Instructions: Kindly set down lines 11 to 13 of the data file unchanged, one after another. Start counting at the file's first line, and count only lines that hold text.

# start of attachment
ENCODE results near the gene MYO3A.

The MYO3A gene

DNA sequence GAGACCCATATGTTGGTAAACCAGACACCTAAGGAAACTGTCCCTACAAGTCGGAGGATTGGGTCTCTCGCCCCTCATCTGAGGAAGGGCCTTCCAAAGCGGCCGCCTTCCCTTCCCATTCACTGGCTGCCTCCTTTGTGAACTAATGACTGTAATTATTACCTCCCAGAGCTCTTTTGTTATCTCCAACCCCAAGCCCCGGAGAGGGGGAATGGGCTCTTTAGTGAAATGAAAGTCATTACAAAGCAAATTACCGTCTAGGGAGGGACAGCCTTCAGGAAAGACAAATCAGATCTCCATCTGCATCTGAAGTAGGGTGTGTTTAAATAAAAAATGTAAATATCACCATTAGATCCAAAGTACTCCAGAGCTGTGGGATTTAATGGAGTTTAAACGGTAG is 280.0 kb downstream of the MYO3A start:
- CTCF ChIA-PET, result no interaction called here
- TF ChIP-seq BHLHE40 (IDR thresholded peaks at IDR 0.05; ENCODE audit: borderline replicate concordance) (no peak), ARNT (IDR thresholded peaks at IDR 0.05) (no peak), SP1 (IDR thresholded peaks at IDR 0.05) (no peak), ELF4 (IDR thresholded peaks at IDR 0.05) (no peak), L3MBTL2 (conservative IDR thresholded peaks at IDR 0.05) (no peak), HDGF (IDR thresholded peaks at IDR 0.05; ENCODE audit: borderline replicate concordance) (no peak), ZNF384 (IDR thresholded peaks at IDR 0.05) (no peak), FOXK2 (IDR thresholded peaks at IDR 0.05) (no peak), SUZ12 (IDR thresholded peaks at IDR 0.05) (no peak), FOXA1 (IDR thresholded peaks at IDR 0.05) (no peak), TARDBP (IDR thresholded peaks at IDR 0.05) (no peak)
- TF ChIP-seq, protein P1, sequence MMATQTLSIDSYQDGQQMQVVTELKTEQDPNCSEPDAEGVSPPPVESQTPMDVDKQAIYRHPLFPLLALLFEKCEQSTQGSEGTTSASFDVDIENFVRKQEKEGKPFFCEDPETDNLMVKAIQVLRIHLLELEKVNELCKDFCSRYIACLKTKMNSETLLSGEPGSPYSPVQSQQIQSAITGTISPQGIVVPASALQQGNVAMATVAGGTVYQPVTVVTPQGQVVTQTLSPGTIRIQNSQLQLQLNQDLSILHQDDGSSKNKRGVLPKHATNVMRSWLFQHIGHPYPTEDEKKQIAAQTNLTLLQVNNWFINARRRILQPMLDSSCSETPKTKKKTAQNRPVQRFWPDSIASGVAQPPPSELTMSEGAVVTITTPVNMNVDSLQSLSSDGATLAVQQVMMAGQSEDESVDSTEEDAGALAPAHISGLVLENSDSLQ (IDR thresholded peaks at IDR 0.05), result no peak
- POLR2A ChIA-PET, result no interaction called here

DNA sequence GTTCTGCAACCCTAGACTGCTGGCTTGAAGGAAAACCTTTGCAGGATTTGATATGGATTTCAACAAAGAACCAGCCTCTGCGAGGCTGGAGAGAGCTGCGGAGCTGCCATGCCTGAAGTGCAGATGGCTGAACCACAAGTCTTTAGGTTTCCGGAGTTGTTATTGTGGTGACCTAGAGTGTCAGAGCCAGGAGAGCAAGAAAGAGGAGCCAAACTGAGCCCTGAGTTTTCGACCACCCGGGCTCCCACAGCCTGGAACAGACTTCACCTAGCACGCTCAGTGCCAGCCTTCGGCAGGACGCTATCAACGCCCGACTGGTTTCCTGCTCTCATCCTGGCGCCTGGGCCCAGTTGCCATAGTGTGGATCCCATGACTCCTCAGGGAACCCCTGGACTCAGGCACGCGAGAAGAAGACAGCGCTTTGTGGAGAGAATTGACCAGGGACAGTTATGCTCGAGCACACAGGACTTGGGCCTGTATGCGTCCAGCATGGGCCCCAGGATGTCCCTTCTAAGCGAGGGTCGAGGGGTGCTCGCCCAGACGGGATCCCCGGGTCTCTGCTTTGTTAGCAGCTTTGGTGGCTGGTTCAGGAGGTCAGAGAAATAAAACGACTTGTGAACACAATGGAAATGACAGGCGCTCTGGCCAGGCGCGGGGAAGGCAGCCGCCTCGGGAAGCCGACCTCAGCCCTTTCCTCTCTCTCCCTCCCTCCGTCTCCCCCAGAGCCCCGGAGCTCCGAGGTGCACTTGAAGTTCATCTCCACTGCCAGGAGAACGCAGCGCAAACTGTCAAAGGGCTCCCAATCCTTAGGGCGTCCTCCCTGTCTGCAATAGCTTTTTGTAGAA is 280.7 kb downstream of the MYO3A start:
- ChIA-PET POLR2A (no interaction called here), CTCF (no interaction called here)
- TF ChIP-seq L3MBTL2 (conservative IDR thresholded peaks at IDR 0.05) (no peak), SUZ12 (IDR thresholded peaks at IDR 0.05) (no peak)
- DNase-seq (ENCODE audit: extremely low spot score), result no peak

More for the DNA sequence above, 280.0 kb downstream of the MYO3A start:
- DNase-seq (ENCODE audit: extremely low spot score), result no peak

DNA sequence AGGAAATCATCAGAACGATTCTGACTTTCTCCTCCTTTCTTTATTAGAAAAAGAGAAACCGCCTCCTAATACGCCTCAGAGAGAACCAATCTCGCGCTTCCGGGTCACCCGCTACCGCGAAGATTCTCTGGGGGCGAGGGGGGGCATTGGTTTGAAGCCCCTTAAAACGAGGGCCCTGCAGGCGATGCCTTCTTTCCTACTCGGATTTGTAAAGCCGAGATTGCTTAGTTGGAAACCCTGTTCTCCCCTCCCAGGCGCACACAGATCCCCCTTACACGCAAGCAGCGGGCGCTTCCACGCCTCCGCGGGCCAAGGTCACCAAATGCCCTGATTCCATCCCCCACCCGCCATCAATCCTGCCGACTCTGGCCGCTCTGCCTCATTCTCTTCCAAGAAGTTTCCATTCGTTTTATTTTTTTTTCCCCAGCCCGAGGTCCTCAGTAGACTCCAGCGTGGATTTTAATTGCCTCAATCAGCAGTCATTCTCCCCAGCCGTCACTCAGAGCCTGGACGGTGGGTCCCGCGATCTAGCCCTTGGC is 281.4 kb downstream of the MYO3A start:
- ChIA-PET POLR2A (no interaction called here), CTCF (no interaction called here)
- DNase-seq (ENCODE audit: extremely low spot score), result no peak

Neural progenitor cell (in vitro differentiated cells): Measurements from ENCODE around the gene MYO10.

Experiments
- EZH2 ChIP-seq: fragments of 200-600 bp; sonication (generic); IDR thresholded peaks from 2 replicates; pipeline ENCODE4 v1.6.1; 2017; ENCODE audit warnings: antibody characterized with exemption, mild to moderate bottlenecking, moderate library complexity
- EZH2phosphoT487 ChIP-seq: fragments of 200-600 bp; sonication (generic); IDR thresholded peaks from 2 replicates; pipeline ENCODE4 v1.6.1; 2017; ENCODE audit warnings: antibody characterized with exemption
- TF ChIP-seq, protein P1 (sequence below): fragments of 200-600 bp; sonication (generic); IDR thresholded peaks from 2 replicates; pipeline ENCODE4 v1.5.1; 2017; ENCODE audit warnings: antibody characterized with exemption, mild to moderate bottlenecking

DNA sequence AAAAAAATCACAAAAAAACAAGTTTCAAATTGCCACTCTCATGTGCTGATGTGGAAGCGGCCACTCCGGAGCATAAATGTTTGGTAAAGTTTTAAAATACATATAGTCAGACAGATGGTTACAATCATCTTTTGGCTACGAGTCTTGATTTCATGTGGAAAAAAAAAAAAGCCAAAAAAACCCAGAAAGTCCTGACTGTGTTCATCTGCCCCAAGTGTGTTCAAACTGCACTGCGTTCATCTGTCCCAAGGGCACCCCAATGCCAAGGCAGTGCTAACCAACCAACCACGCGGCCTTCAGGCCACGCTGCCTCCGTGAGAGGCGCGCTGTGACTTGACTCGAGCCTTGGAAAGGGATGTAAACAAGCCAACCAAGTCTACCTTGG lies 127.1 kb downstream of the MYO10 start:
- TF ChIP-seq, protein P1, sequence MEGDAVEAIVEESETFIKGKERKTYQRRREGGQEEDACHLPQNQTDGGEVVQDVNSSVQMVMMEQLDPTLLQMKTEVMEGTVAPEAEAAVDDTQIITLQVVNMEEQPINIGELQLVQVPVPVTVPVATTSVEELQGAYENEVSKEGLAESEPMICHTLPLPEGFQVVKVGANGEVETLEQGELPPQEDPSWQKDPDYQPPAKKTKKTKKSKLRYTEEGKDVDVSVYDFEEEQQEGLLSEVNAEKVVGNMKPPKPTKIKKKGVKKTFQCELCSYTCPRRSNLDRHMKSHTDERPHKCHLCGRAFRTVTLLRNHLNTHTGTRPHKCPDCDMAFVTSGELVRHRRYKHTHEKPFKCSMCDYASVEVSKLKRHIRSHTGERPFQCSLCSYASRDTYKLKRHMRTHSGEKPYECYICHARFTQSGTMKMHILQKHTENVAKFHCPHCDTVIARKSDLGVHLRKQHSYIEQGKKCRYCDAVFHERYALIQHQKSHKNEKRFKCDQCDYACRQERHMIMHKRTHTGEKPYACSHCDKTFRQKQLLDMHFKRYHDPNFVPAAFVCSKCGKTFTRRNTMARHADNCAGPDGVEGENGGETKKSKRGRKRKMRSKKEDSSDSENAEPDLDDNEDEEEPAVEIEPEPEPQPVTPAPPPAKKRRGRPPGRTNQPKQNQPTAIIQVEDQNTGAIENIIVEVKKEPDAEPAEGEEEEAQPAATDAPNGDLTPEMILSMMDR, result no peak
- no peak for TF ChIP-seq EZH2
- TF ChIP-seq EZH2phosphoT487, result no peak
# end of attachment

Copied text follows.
- DNase-seq (ENCODE audit: extremely low spot score), result no peak

More for the DNA sequence above, 280.0 kb downstream of the MYO3A start:
- DNase-seq (ENCODE audit: extremely low spot score), result no peak